As we head into 2018, large employers are bracing for a 5 percent rise in the cost of providing employee health care benefits, according to the latest National Business Group on Health survey.  In a world where health care costs seem to only go in one direction, that may not be a surprise. Yet, new data and insights related to employee health are enabling employers to craft novel strategies to bend, or at least stay on top of, the cost trend. Here are five things we learned in 2017 that can help employers turn the cost challenge into an opportunity to better manage expenses in 2018 and beyond.

1. High-cost claimants are the key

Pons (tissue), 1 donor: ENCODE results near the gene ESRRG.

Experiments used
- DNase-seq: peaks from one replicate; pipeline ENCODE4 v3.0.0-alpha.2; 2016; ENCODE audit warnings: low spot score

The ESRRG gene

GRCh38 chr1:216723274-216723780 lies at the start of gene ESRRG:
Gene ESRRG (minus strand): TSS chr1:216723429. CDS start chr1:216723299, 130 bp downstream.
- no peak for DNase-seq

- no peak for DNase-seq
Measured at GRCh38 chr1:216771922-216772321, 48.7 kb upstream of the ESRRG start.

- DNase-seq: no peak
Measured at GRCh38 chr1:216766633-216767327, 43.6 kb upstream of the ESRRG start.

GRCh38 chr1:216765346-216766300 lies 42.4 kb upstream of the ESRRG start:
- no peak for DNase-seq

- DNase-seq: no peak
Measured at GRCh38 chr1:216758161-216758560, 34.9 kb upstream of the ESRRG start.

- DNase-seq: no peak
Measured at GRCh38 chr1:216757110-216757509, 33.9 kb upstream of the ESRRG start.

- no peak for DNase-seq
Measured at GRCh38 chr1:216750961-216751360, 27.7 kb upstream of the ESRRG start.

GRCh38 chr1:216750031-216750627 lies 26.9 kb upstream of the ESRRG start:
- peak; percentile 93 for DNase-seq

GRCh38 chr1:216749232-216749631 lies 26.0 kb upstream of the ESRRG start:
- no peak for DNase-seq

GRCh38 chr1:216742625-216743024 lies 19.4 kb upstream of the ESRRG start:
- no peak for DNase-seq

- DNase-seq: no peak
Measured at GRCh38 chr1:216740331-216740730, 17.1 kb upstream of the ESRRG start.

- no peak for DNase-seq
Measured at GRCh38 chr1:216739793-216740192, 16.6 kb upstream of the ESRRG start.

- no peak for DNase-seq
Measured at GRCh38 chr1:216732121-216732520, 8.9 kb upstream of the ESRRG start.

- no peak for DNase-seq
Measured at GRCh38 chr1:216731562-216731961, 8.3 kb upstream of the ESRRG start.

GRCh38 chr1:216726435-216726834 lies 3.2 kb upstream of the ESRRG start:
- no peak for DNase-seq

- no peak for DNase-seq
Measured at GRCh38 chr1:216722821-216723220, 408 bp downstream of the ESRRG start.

In late 2016, the American Health Policy Institute analyzed claims data from 26 large employers and found that the average high-cost claim has a price tag of $122,382 per year, or 29.3 times as much as the average member claim. Though they represent just 1.2 percent of all members, high-cost claimants make up 31 percent of total health care spending for the surveyed employers. Cancer treatments, heart disease, live birth/perinatal conditions, and blood infections are among the costliest claims, the report says, adding that 53 percent of those costs represent chronic conditions, while 47 percent cover acute conditions.

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